Publications (3)2.94 Total impact
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ABSTRACT: An increased incidence of sporadic basal cell carcinoma (BCC) has been observed in young adults within the last years. It has been hypothesized that these BCC in younger subjects might be more aggressive compared to BCC in the elderly. To compare BCC recurrence rates between young and older patients. Retrospective study of patients under the age of 35 years (group 1) with previously untreated BCC and comparison with BCC in patients older than 35 years (group 2). Each patient in group 1 was matched with 2 patients in group 2. 70 patients in group 1 and 140 patients in group 2 were included. The median follow-up was 76 months. In group 1, 13% of the BCC were of the morphea-like type and 9% in group 2 (p = 0.30), respectively. The 5-year recurrence rate was 4.6% in group 1 and 9.8% in group 2. They did not significantly differ between the two groups (log rank test p = 0.48). BCC in young patients are not more aggressive than in older patients.Dermatology 02/1999; 199(2):119-23. · 2.05 Impact Factor
Article: [Microcystic sclerosing adnexal carcinoma: 2 case reports. Diagnostic and therapeutic difficulties].[show abstract] [hide abstract]
ABSTRACT: Microcystic adnexal carcinoma is a recently described malignant neoplasm of adnexal structure. It remains frequently misdiagnosed. These tumors are characterized by their slow progression and by local aggressivity with local recurrences. The best treatment appears to be surgical excision with microscopically controlled margin. We report two cases of microcystic adnexal carcinoma recently observed at Institute Gustave Roussy.Annales d Otolaryngologie et de Chirurgie Cervico-Faciale 03/1998; 115(1):19-22.
Article: Antiinfective prophylaxis with ceftazidime and teicoplanin in children undergoing high-dose chemotherapy and bone marrow transplantation.[show abstract] [hide abstract]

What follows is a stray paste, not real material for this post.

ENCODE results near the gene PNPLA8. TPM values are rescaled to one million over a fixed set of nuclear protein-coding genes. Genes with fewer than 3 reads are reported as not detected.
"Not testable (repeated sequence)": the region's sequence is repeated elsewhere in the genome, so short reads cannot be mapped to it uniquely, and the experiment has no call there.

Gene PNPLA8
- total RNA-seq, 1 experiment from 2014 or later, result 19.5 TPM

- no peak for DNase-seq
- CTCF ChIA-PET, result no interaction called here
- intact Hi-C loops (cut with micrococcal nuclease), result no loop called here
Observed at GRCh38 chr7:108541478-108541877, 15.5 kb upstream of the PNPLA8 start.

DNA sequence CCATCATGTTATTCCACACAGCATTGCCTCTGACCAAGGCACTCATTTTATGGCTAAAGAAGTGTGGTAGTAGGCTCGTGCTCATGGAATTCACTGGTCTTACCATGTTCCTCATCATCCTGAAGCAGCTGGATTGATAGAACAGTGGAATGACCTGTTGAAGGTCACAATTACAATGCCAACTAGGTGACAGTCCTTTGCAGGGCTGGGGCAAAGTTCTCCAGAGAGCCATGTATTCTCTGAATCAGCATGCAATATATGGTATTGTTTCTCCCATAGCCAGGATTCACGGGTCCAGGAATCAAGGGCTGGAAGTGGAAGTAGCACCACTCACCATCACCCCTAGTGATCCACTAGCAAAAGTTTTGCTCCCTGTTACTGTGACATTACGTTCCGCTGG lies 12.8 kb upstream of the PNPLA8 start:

ABSTRACT: Sixty children treated for solid tumors with high-dose chemotherapy followed by bone marrow transplantation were randomly assigned to one of two antibiotic protocols. Group A received prophylaxis consisting of ceftazidime plus teicoplanin beginning before the onset of aplasia and fever; group B received exactly the same antibiotic regimen but beginning at the onset of fever. The two groups were compared in terms of the rate of septicemia, fever of unknown origin, the time-lapse before the appearance of septicemia, the sensitivity of the causative organisms to the antibiotics, the effect of the latter on the intestinal flora, and the rate of fungal infections. The incidence of septicemia was significantly lower in group A (6.6%) than in group B (24.0%), mainly due to the prevention of episodes of early onset. Similarly, the appearance of the first episode of fever was delayed in group A, and the overall duration was reduced. Amphotericin B was prescribed empirically with the same rule in both groups, but three children in group A did not require amphotericin B. The effect on the intestinal flora was similar in the two groups; it must, however, be closely monitored so that the presence of potential pathogens can be dealt with appropriately.Pediatric Hematology and Oncology 11(1):63-73. · 0.89 Impact Factor